History of The American Quarter Horse
If you have ever seen one of rodeo's timed events, been along for work on a ranch or watched a Western on the big screen or television, chances are you have witnessed one of the most popular breeds of horses used in the US, American Quarter Horse in action. The American Quarter Horse is the first breed of horse native to the United States, it is also the oldest surviving horse breed in the United States (uk world). Its foundation bloodlines were a mix of Arab Barb and Turk horses bred to English mares which produced a compact heavily muscled horse that could run short distances faster than any other horse (Horse Preview). The principle development of the Quarter Horse was in the southwestern part of the United States in Texas, Oklahoma, New Mexico, eastern Colorado, and Kansas. Selected stallions and mares were crossed with horses brought to Colonial America from England and Ireland in the early 1600s. The combination of theses horses resulted in a compact, heavily muscled horse that evolved to fill the colonist's passion for short-distance racing. These powerful animals could run a short distance over a straightaway faster than any other horse. There were many variations of names throughout the years but in 1940, a registry was formed to preserve the breed which officially became the American Quarter Horse or the AQHA which is a non-profit organization that provides horse owners and breeders a variety of services and information to help them enjoy their horses more (Horse Preview). The first American Quarter Horse races were held at Enrico County, Virginia in 1674. One-on-one match races were run down village streets, country lanes and level pastures. By 1690, large purses, heavy betting, disagreements and fights were a common occurrence around match races. It is reported that grand plantations may have changed hands on the outcome of these sprints (Wikipedia). As pioneers moved westward, so did the American Quarter...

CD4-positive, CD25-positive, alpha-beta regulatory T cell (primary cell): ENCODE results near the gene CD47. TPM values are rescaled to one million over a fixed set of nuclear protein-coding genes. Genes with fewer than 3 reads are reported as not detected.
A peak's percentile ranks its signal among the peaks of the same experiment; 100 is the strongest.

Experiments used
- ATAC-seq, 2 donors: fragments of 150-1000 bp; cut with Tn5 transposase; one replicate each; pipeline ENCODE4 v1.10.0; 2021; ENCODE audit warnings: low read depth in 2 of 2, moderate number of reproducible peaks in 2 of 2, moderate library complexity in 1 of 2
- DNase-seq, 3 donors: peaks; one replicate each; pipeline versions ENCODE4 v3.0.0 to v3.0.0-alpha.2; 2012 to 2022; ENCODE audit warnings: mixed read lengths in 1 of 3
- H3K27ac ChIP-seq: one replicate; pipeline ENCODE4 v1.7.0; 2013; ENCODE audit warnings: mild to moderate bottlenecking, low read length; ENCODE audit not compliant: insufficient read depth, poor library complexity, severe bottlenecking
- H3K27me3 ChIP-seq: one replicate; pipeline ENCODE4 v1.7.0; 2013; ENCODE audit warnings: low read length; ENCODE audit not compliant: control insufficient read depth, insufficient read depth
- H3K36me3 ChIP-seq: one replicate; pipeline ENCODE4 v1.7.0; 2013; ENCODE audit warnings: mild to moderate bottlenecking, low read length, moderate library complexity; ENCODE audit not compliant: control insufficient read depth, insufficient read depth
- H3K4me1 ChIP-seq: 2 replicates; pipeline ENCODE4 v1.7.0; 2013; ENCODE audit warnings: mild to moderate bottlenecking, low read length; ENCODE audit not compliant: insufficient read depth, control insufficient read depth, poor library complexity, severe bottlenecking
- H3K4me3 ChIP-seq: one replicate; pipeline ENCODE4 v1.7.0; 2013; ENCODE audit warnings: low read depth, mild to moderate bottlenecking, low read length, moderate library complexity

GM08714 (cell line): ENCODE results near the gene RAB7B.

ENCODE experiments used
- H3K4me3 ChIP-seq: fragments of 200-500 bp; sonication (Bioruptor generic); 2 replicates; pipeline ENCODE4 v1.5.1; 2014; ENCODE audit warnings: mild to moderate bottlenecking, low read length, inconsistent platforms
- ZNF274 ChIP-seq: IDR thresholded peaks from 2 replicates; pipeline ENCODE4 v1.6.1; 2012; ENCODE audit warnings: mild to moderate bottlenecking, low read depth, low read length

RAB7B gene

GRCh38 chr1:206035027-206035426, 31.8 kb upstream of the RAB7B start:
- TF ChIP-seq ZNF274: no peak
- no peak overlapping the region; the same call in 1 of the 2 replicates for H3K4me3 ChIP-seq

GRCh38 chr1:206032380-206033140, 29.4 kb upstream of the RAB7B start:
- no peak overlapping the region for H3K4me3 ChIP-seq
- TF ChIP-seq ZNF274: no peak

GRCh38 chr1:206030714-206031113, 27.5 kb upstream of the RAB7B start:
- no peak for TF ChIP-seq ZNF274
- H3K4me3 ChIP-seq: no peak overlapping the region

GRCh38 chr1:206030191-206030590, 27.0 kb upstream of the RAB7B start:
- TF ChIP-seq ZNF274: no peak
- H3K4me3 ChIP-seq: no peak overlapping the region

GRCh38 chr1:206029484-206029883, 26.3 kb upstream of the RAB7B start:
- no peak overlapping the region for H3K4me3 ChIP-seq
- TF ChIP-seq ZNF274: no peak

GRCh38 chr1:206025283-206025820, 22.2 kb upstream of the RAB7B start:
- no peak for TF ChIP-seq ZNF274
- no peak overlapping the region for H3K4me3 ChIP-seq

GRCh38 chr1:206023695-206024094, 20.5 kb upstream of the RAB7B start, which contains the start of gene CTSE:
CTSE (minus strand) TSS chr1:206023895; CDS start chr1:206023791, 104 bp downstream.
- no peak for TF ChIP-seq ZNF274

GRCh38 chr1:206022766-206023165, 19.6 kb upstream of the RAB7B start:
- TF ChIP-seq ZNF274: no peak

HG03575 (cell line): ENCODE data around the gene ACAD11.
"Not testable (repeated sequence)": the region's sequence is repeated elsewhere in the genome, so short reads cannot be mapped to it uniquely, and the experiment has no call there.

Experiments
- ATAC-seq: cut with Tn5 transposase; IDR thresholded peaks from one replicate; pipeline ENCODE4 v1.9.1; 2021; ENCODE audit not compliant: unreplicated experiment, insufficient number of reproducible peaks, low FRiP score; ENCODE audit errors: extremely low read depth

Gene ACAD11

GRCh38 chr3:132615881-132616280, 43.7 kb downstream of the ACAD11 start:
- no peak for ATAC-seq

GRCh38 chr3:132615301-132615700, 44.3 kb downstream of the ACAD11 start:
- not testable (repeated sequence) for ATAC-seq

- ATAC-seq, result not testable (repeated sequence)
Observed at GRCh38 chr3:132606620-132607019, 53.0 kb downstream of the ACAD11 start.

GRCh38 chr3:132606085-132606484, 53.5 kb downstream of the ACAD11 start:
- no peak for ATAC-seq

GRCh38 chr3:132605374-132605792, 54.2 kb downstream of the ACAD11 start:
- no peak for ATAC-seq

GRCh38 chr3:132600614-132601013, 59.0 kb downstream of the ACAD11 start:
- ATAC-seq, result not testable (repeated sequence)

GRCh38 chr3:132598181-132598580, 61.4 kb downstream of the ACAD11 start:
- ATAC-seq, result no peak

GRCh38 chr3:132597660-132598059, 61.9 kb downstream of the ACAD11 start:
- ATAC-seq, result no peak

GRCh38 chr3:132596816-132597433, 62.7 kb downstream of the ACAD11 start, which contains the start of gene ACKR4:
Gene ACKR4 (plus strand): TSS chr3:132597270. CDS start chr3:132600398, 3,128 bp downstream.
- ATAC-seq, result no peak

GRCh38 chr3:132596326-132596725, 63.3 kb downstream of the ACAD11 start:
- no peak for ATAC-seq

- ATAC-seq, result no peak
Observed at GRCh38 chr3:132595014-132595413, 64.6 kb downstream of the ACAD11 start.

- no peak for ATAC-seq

Please join StudyMode to read the full document